A pH range of 5.0 to 7.5 is reasonable for most nutrients and most plants. However, some plants are adapted to grow beyond these levels. pH is a useful tool for plant selection, as a guide to possible remediation and diagnosis of problems. If the pH is extreme, you may need specialist help – see Step 8.

Step 7: Repeat the process elsewhere on the site.

Soils can be spatially quite variable, particularly on disturbed sites so it may be sensible to dig a few holes.

Step 8: If you suspect nutrient disorders or salinity, collect samples for testing.

If you see salt crusting on the surface, the edges of leaves turning brown or consistent discolouration of foliage, there may be a chemical problem. Most chemical testing requires a specialised soil-testing laboratory and the input of a soil scientist.

Before collecting samples for testing, find a laboratory and ask them a few questions; for example: Will the results be interpreted? What will be tested for? How much will it cost? How long will it take? How much soil is required? How should it be prepared and delivered?

A range of chemical properties may be determined including pH in water and in calcium chloride, exchangeable cations, cation exchange capacity, % organic matter, amount of particular nutrients, electrical conductivity and so on. Make sure that you get the results interpreted in plain English otherwise you will end up with a page of numbers.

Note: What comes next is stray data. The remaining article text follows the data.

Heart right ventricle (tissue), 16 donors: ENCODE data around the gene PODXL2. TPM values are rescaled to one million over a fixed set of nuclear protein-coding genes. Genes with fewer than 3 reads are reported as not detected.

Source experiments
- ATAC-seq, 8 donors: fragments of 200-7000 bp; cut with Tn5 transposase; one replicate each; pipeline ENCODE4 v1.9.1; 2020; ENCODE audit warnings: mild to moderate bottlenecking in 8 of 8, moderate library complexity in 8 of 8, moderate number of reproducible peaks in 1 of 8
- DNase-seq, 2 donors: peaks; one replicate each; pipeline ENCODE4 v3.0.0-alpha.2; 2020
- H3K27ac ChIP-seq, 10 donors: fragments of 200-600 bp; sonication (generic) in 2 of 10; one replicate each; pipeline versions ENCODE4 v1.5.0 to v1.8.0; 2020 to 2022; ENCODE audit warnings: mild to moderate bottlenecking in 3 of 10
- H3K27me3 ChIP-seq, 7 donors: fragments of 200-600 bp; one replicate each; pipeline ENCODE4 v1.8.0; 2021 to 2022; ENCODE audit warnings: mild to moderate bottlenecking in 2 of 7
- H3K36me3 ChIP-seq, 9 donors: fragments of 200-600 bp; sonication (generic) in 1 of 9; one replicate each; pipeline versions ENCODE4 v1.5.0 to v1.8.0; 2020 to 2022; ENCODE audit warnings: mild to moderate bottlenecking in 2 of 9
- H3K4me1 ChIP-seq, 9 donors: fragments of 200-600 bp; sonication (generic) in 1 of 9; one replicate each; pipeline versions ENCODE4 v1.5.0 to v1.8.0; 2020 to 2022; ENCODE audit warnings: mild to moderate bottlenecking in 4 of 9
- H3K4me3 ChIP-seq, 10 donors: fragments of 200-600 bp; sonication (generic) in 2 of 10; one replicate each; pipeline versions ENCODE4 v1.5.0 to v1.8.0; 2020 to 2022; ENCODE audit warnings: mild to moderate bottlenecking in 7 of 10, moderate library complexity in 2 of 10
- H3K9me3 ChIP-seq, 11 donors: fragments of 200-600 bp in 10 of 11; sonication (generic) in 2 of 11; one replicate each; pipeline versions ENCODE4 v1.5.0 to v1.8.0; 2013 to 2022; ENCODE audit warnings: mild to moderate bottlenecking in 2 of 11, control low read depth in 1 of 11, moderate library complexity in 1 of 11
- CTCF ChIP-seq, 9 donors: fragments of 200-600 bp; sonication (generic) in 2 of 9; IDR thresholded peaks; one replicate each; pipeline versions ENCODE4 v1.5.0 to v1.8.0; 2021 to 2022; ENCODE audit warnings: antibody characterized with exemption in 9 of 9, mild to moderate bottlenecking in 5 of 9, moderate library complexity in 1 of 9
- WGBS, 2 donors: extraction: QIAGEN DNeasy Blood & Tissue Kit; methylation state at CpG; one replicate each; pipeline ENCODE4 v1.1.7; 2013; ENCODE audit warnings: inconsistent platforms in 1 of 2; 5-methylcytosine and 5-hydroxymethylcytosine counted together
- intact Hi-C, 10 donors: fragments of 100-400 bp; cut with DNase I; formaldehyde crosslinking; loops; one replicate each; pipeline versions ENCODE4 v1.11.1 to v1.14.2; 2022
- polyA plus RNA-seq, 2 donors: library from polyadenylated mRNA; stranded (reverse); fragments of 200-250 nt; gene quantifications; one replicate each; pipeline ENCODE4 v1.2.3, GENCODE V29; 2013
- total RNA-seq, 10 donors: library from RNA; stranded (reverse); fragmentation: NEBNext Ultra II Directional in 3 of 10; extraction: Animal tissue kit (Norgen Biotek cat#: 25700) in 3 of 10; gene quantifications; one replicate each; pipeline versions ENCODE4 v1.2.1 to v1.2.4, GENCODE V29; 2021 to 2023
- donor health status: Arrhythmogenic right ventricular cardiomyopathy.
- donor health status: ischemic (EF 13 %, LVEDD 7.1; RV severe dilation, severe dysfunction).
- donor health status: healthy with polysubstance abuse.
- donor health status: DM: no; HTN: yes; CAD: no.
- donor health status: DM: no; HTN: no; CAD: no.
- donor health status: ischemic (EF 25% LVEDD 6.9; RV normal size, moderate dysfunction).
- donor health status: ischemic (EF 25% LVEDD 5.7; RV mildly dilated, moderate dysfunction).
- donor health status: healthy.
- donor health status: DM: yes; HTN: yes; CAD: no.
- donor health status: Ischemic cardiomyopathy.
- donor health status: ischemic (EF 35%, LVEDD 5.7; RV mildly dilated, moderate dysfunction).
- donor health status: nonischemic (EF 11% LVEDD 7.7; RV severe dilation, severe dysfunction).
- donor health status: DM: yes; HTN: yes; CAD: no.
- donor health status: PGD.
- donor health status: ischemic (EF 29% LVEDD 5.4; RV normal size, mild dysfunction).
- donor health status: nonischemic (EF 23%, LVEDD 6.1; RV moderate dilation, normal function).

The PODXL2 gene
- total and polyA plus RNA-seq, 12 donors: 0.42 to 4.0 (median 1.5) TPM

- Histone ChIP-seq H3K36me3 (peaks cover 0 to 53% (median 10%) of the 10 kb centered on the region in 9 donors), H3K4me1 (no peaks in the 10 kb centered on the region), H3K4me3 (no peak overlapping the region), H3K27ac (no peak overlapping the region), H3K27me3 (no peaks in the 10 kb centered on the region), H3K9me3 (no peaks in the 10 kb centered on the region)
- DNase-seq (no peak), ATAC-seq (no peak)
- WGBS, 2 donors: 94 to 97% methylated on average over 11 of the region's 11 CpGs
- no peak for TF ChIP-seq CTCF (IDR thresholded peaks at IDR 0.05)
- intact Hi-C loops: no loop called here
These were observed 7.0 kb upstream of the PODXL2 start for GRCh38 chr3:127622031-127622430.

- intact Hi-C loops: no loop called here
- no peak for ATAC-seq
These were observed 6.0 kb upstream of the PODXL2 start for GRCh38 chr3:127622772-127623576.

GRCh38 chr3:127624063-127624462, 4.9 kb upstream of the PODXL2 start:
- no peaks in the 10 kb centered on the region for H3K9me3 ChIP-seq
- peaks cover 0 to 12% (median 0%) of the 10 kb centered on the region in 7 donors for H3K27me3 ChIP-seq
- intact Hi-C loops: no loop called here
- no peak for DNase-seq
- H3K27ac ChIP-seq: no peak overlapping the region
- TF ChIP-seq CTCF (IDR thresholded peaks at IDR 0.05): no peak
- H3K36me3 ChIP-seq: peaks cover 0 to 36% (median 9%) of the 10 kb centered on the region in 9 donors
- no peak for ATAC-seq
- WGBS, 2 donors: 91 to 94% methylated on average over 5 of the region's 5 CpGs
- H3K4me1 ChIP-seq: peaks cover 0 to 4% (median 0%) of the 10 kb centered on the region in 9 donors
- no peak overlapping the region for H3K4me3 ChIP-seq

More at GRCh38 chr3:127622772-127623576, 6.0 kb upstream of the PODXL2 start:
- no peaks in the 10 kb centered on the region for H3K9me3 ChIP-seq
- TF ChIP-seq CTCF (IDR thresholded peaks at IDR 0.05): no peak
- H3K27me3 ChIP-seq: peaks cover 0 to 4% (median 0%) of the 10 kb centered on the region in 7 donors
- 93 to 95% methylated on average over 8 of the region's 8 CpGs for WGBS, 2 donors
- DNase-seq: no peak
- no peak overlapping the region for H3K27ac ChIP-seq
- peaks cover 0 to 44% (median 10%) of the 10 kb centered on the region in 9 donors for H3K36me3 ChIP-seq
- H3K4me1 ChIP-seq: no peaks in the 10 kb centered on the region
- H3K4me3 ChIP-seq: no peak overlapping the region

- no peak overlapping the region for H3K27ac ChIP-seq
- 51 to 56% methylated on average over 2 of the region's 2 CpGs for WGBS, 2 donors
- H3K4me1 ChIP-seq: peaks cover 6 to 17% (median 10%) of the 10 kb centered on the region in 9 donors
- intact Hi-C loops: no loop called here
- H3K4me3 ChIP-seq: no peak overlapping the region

If an area is to be managed as a unit, for example a median strip or grassed area in a park, then you need to collect a number of samples to make a composite sample for testing. Depending on the area, you may collect 15 or 20 sub-samples. To do this, remove the surface vegetation or mulch and take a sample from about 100 mm below the surface. Put this into a clean bucket or plastic bag. Put all sub-samples into the same bag/ bucket. Once collected, tip the composite sample onto a clean sheet of plastic, mix it up and divide the sample until you have the amount required for testing. Put this into a clean plastic bag. Make sure that you label the bag!